Brick evokes noir atmosphere but lacks cohesion

By Matt Johnston

My new goal in life is to form letters out of smoke, like they are in Brick’s advertising campaign and in the trailer. This replaces my previous life goal of pouring a drink from one cup to another without having any liquid dribble down the sides. After all, life is short (and getting shorter with each smoke-letter attempt), so it’s time to realign my priorities with their requisite coolness. The pouring trick has the advantage of being bar-friendly in this new age of smoking bans, but I doubt it would leave anywhere near as lasting an impression. What any of this has to do with Brick itself is beyond me, but what most of Brick has to do with Brick is also beyond me, so I think I might be headed in the right direction.

What a thoroughly odd movie this is. It’s not like anything I’ve seen before, and I didn’t quite like most of its parts. The whole is something to be reckoned with: a freight train of impossible style and imagination that demands my respect. But it’s built from bits that are never as engaging as they should be, and thus greatness eludes the picture.

Rian Johnson’s first feature-length effort supposedly takes place in a high school, but the influence of parents and teachers on the lives of the teenage characters is negligible. The setting is too dreamlike for such practicalities as classes and homework. One would think that a high school in which murder and drug dealing are commonplace would attract more attention, but in this world, the campus is a suburban stand-in for “mean streets,” and the actors, most of whom were born in the early 1980s, are essentially playing adults. The schoolyard milieu adds a surreal undertone to the film, lending itself to some pretty damn ironic humor. When people should be sent to jail, they wind up in the principal’s office. After a fight, an administrator asks a student, “So you didn’t know this boy and he just hit you?”

“He asked for my lunch money first,” replies the student. “Good thing I brown bagged it.”

Such dialogue is a real treat. Joseph Gordon-Levitt, in the spotlight as Brendan Frye, deadpans as few could. It is tough to make a line like “I got all five senses and I slept last night, which puts me six up on you” roll off the tongue, but somehow he manages. Also good is, well, everyone in the cast. They understand how their voices ought to sound when they are saying something while revealing nothing. The word “coy” comes to mind. Special recognition goes to Emilie de Ravin as Brendan’s missing girlfriend Emily. She spends most of the movie dead, but somehow manages to leave an impression with her few moments on screen.

The cast is called upon to keep us satisfied with next to nothing. The screenplay is chock-full of invented terms that add a feeling of mystery, but they also induce a certain amount of head scratching. One poster for Brick features an incomplete glossary of terms used in the film. The point is not to understand but rather to feel as though the characters understand something that you are missing. That much is achieved. Even so, it isn’t terribly satisfying to enter an alien world with so few points of reference.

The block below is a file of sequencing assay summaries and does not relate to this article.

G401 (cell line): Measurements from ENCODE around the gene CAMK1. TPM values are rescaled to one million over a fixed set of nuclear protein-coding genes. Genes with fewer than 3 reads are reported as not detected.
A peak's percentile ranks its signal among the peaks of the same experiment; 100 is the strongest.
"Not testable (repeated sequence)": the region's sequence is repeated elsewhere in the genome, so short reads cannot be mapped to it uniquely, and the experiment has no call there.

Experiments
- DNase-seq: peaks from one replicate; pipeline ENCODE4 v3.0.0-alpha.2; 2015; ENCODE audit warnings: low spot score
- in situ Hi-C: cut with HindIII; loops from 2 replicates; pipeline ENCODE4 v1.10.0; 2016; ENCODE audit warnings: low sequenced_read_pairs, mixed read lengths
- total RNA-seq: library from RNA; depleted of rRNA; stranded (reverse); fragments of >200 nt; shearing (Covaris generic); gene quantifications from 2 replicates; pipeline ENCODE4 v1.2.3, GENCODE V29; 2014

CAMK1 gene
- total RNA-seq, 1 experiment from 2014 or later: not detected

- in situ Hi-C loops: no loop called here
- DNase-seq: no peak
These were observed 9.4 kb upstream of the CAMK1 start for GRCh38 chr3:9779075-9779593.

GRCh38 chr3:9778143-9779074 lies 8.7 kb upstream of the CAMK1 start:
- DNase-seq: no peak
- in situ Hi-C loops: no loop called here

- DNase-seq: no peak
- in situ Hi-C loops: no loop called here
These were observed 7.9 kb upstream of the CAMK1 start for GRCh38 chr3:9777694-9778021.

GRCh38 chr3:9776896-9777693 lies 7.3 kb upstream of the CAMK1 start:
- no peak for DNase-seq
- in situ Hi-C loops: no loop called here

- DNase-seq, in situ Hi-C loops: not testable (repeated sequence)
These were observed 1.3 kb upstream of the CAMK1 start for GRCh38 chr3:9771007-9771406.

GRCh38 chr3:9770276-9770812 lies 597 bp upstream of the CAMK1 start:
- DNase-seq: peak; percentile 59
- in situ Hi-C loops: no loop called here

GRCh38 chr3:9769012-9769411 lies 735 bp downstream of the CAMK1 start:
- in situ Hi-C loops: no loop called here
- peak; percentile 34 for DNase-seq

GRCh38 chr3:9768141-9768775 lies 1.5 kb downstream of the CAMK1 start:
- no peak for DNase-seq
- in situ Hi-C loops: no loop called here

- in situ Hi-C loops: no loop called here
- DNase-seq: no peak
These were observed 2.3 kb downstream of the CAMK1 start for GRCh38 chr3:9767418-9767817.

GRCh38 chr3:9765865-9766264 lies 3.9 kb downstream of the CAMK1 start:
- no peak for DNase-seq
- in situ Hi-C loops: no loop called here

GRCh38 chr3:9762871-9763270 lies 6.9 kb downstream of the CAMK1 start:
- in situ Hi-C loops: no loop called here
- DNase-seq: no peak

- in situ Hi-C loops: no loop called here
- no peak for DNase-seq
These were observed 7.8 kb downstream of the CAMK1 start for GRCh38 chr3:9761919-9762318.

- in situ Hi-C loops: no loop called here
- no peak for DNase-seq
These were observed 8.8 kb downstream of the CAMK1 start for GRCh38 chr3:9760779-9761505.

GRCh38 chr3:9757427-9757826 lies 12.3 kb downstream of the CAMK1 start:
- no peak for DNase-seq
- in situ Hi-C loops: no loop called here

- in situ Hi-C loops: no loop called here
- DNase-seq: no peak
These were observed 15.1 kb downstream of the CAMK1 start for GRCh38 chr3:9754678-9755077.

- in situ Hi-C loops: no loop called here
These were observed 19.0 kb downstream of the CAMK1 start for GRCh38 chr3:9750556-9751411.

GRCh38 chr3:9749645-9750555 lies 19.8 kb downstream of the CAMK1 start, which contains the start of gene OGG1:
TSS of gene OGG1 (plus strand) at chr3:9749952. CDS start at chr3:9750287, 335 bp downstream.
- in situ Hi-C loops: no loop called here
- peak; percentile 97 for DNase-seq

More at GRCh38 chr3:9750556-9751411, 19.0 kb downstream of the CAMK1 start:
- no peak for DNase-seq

In many ways, this feels like an off-target Shakespeare adaptation. Some lines almost break into meter and everything is saturated with suggestions of hidden meanings. The assistant vice principal’s name, for instance, is Trueman. So, he must in some sense be a true man, right? Or maybe he isn’t, and his name is meant ironically. Or maybe no meaning is actually hidden, and he just happens to spell his name with an e. Having seen the movie, I’m no closer to answering that question. I suspect that such questions are meant to tantalize more than anything else. Does the term “double meaning” still apply when there is no initial meaning?

What we have here is a mystery that is all smoke and mirrors. The smoke is especially stylish and looks good in the mirrors, so I’m not complaining too much, but I would have liked to see the heat turned up. Brick needed to be more grounded, in order to provide satisfaction to the literalists in the audience who want explanations. Or, alternately, it needed to be more over the top, so that it could divert attention away from its essential silliness. Of course it doesn’t matter what actually happens to Emily or where Brendan goes next, but for Brick to work as well as it should, we need to feel like it matters. To the extent to which I liked the style, the actors, the eerie wind chime music, and the witty one-liners, I can recommend this as oddball modern noir. But to the extent to which I was looking to be enveloped in a seedy underworld the way I am by superior silly mysteries, I left disappointed.